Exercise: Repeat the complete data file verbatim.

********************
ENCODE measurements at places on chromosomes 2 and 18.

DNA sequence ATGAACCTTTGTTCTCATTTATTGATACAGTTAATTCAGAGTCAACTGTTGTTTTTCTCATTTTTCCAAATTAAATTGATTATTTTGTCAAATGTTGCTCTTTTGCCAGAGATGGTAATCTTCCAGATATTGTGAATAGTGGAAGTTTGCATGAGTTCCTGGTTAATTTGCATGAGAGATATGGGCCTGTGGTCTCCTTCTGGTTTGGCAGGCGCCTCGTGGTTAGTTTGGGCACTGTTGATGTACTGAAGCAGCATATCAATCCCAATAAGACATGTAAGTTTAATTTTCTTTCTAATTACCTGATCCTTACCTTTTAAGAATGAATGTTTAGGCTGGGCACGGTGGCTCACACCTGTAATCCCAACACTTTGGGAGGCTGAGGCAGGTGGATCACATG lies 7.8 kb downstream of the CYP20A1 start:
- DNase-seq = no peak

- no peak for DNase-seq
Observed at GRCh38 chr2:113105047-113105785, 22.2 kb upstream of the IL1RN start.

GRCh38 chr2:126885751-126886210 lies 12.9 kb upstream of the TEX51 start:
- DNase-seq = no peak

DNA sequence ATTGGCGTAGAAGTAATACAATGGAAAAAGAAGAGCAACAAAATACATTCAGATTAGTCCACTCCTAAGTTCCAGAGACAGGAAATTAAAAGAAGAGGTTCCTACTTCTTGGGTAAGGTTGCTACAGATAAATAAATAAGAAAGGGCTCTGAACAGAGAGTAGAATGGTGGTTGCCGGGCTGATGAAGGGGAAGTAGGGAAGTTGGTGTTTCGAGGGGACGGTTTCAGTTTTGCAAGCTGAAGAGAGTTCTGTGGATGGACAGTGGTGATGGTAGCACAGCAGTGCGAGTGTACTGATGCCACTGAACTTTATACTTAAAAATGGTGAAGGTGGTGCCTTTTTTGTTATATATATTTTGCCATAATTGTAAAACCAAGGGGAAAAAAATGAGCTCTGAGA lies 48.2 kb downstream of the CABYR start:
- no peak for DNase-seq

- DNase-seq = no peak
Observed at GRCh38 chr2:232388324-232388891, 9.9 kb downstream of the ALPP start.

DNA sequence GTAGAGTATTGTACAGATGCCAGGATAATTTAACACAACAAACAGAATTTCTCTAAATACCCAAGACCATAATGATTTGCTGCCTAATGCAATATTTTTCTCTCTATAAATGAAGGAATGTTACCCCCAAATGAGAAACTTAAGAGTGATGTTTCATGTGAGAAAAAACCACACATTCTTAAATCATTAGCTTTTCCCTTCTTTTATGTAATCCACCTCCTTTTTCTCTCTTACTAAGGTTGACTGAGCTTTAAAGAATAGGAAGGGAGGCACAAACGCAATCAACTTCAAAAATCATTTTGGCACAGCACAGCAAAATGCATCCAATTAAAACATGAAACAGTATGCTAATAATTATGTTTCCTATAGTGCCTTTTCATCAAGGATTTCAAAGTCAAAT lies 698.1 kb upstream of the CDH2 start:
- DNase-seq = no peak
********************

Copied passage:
ENCODE measurements at places on chromosomes 2 and 18.

DNA sequence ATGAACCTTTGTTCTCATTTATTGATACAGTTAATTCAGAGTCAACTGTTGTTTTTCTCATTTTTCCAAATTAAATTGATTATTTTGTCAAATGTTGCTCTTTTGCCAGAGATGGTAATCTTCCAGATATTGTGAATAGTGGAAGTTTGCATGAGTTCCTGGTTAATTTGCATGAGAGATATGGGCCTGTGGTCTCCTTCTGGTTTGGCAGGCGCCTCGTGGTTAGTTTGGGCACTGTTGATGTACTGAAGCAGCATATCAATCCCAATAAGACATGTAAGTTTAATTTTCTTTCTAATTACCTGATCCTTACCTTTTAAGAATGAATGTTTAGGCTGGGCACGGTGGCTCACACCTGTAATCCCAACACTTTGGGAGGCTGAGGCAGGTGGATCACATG lies 7.8 kb downstream of the CYP20A1 start:
- DNase-seq = no peak

- no peak for DNase-seq
Observed at GRCh38 chr2:113105047-113105785, 22.2 kb upstream of the IL1RN start.

GRCh38 chr2:126885751-126886210 lies 12.9 kb upstream of the TEX51 start:
- DNase-seq = no peak

DNA sequence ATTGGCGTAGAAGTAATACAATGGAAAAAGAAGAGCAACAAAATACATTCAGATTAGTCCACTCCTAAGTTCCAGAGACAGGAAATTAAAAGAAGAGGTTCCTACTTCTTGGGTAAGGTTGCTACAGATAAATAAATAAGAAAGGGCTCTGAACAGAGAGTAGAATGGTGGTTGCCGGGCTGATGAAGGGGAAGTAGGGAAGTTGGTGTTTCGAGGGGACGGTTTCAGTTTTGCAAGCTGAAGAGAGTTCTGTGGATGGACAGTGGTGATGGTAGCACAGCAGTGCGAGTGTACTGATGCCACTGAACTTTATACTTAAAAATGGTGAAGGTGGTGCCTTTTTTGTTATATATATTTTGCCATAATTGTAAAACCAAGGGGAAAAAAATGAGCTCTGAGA lies 48.2 kb downstream of the CABYR start:
- no peak for DNase-seq

- DNase-seq = no peak
Observed at GRCh38 chr2:232388324-232388891, 9.9 kb downstream of the ALPP start.

DNA sequence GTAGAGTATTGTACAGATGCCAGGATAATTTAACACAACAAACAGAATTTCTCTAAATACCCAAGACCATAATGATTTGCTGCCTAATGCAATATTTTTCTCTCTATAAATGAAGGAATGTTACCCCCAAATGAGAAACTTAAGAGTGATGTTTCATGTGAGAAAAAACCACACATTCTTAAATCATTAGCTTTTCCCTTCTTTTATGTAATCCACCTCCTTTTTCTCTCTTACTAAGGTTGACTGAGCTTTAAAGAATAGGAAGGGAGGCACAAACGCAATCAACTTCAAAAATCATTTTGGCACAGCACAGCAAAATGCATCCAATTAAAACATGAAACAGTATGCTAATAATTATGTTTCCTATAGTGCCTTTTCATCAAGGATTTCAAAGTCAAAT lies 698.1 kb upstream of the CDH2 start:
- DNase-seq = no peak